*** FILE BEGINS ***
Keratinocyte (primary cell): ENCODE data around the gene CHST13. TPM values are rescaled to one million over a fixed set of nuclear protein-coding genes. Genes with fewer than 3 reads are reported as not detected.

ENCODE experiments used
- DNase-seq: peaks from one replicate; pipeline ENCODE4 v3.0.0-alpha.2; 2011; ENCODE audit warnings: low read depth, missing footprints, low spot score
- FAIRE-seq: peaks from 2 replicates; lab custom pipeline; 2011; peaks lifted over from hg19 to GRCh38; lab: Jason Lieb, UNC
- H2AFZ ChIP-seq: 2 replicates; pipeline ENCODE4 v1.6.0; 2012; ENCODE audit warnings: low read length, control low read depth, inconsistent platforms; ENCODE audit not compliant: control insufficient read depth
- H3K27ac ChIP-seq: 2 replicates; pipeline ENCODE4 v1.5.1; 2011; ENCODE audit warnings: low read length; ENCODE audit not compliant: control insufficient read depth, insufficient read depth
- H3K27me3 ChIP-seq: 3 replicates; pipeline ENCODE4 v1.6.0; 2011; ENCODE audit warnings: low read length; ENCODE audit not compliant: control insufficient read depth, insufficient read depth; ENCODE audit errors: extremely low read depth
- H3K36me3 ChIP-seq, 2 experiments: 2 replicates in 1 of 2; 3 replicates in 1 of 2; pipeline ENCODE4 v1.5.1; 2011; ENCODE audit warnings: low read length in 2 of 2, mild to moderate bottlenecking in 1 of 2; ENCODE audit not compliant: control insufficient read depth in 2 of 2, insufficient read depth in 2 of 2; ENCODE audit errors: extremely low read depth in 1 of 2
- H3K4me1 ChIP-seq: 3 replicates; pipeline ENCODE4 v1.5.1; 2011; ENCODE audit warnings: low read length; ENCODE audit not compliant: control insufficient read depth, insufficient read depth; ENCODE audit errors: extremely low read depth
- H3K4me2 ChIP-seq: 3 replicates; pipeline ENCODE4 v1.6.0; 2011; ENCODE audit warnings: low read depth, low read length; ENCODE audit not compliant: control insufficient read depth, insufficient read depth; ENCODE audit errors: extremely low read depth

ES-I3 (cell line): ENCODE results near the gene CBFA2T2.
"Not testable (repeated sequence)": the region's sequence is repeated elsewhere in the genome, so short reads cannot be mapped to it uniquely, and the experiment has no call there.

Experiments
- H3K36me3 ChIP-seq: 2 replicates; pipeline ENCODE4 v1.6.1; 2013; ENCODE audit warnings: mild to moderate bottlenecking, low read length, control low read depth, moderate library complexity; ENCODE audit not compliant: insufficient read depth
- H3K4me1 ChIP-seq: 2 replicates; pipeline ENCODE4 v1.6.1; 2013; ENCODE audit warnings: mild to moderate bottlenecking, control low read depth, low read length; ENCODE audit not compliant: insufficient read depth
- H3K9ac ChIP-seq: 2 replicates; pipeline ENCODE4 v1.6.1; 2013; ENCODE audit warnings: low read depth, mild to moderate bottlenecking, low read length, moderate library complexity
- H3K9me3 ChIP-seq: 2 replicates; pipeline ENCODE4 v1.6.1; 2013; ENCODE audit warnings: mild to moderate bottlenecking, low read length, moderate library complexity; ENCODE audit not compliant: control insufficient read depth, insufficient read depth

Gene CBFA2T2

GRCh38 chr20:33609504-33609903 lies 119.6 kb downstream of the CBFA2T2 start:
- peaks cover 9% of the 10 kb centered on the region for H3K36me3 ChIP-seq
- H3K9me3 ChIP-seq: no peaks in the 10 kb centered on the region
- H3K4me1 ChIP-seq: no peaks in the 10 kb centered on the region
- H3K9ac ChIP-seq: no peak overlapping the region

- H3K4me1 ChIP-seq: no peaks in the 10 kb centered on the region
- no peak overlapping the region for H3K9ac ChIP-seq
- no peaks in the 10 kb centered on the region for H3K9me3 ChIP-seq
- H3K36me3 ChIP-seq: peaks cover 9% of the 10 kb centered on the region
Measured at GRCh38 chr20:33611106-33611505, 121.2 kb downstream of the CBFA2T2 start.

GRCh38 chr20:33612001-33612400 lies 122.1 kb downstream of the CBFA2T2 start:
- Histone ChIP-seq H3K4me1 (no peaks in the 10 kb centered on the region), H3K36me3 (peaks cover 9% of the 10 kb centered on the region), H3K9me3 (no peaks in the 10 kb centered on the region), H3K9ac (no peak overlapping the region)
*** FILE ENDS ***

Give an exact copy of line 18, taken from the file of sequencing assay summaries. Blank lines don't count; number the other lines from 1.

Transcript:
Gene CBFA2T2